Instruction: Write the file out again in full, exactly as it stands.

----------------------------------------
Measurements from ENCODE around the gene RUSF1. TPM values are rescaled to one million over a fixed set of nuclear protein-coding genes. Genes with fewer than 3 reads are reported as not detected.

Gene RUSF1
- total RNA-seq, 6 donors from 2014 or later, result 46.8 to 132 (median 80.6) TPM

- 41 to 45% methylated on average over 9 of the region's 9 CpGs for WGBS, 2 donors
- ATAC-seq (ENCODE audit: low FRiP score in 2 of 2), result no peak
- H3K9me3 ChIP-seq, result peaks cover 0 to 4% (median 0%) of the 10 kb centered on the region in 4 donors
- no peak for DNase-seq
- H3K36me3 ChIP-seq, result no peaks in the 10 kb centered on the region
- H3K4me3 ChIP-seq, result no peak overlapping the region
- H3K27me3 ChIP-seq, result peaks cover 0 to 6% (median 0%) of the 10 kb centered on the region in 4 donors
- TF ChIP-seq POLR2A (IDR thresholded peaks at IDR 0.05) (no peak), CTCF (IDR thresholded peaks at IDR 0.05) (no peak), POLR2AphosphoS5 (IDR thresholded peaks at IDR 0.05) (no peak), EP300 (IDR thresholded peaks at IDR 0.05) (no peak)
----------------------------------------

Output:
Measurements from ENCODE around the gene RUSF1. TPM values are rescaled to one million over a fixed set of nuclear protein-coding genes. Genes with fewer than 3 reads are reported as not detected.

Gene RUSF1
- total RNA-seq, 6 donors from 2014 or later, result 46.8 to 132 (median 80.6) TPM

- 41 to 45% methylated on average over 9 of the region's 9 CpGs for WGBS, 2 donors
- ATAC-seq (ENCODE audit: low FRiP score in 2 of 2), result no peak
- H3K9me3 ChIP-seq, result peaks cover 0 to 4% (median 0%) of the 10 kb centered on the region in 4 donors
- no peak for DNase-seq
- H3K36me3 ChIP-seq, result no peaks in the 10 kb centered on the region
- H3K4me3 ChIP-seq, result no peak overlapping the region
- H3K27me3 ChIP-seq, result peaks cover 0 to 6% (median 0%) of the 10 kb centered on the region in 4 donors
- TF ChIP-seq POLR2A (IDR thresholded peaks at IDR 0.05) (no peak), CTCF (IDR thresholded peaks at IDR 0.05) (no peak), POLR2AphosphoS5 (IDR thresholded peaks at IDR 0.05) (no peak), EP300 (IDR thresholded peaks at IDR 0.05) (no peak)